Benzion Netanyahu, dead at 102, strongly influenced his son’s right-wing stance. Plus, Andrew Sullivan on the passing of Netanyahu.
Benzion Netanyahu was never shy about expressing his relentlessly hawkish views. A renowned historian and the father of Israeli Prime Minister Benjamin Netanyahu, Benzion told an Israeli newspaper in a long interview three years ago that Palestinians were “an imaginary nation.” He suggested Israel should “conquer and hold” all disputed territory even at the price of perpetual war. Even more provocatively, he said the “tendency toward conflict” was rooted in the soul of all Arabs.
The elder Netanyahu died today at the age of 102. Among his achievements, he served decades ago as the leader of Zionism’s right-wing “revisionist” faction in the United States and wrote a 1,408-page history of the Spanish inquisition that drew wide praise. He was also the father of Israeli military hero Jonathan Netanyahu, who died rescuing hostages in the daring 1976 raid on Entebbe.
But his legacy will likely focus on the dark notions he held about the world’s intrinsic hostility toward Jews and the extent to which those views have shaped the thinking of his politician son—and by extension the policies of Israel.
“From the Spanish Inquisition … to the Holocaust … to the threat of a nuclear Iran, [Benjamin] Netanyahu has been guided by his father's message, which could be summarized as, ‘The world is against us,’” wrote the liberal columnist Akiva Eldar in the Israeli newspaper Haaretz, which often criticizes Netanyahu’s policies.
Benzion Netanyahu developed his uncompromising streak at a young age. Born in Warsaw in 1910, he moved to Palestine when he was 10, studied medieval history at Jerusalem’s Hebrew University and became active in Zionist politics. He later followed his mentor, revisionist leader Ze’ev Jabotinsky, to the U.S. to rally support for a Jewish state in all of Palestine—and against the United Nations plan that eventually divided the land between Arabs and Jews. Jabotinsky, who had broken off from the mainstream Zionist movement, had envisioned a country on what is now not only Israel, the West Bank and Gaza but Jordan as well. He is considered the political forefather of the younger Netanyahu’s Likud party.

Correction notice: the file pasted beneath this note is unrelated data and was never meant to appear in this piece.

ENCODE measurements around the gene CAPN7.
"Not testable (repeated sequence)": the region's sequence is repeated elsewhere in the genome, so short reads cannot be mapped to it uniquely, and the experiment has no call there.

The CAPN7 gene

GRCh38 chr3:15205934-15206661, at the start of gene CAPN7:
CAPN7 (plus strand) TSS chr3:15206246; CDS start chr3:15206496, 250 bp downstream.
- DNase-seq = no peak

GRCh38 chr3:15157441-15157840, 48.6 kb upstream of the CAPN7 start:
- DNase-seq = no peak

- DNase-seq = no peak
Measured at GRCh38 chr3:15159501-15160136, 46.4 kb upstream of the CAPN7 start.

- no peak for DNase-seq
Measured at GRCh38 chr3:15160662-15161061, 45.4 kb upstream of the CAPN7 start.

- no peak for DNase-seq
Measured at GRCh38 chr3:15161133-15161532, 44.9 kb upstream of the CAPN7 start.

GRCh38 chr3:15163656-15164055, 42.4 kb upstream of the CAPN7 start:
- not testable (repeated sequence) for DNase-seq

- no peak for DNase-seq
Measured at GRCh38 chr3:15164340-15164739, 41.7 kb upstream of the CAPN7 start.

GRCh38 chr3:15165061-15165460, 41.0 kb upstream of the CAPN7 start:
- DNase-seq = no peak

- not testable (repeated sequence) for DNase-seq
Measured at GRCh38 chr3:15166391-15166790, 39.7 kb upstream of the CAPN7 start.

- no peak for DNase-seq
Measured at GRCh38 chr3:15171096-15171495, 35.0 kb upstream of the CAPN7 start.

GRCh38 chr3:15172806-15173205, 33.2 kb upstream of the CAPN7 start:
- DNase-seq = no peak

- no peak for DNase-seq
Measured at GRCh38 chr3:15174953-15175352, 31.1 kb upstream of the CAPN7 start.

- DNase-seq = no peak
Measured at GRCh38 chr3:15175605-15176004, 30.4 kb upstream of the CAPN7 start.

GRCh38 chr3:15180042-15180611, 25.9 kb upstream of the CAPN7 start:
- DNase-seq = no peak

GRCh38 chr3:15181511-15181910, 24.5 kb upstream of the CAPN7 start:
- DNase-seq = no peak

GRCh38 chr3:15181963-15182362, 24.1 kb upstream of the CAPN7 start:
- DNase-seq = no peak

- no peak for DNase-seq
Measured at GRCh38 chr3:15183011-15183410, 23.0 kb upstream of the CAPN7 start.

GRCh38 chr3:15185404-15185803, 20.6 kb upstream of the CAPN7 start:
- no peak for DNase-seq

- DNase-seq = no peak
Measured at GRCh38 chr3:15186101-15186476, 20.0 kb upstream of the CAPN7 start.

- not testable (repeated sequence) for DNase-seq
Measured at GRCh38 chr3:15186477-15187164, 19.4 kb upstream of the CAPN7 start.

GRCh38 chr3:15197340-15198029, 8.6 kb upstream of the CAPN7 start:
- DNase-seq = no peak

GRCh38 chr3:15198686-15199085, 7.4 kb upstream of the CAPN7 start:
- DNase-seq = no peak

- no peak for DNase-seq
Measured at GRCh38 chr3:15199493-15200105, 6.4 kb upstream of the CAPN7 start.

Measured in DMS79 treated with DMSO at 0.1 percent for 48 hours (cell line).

After completing a Ph.D. at Dropsie College in Philadelphia, Benzion Netanyahu shuttled between the U.S. and Israel, complaining that Israeli universities shunned him because of his right-wing views. He eventually landed a position at Cornell University in New York.
How strong was his impact on the thinking of the younger Netanyahu? When I wrote a profile of the Israeli leader for Newsweek almost two years ago, the Israeli novelist Eyal Megged, who had been a family friend of the Netanyahus, told me the influence was immeasurable. “You have to listen carefully to the father when you judge Bibi,” he said, referring to Netanyahu by his nickname. “Bibi is not a rebel. He can’t get himself free from this tie with his father. Benzion sits on his shoulder and he can’t move.”
When I asked Megged to describe a particular interaction he’d witnessed between the Netanyahus, he said: “They are both very cold-blooded people ... You don’t see warmth but you see the respect. You see that influence on him.” In response at the time, an official in Netanyahu’s office told me, “The idea that the prime minister is not his own independent political player doesn’t stand up to reality.”
But Bibi himself has made references over the years to the counsel he received from his father, including when he resigned from then–Prime Minister Ariel Sharon’s government in 2005 to protest Israel’s withdrawal from the Gaza Strip.
In the long interview three years ago, given to the Israeli daily Maariv, Benzion Netanyahu addressed the question as well, indicating his son had learned to disguise his more hawkish tendencies for political expediency. “Bibi might aim for the same goals as mine but he keeps to himself the ways to achieve them, because if he expressed them, he would expose his goals.”
Asked what the younger Netanyahu was like as a child, Benzion related a story that suggested the son could also stand up to his father.
“He and his brother had made a big noise next to where I was working. I came out to them and acted as if I was trying to catch them, though I never laid a hand on a kid.
“Bibi ran away, but when he saw I was getting close, he turned towards me and stood up like a tank, saying: ‘You wouldn’t dare.’ I was shocked. I looked at him with amazement and admiration.”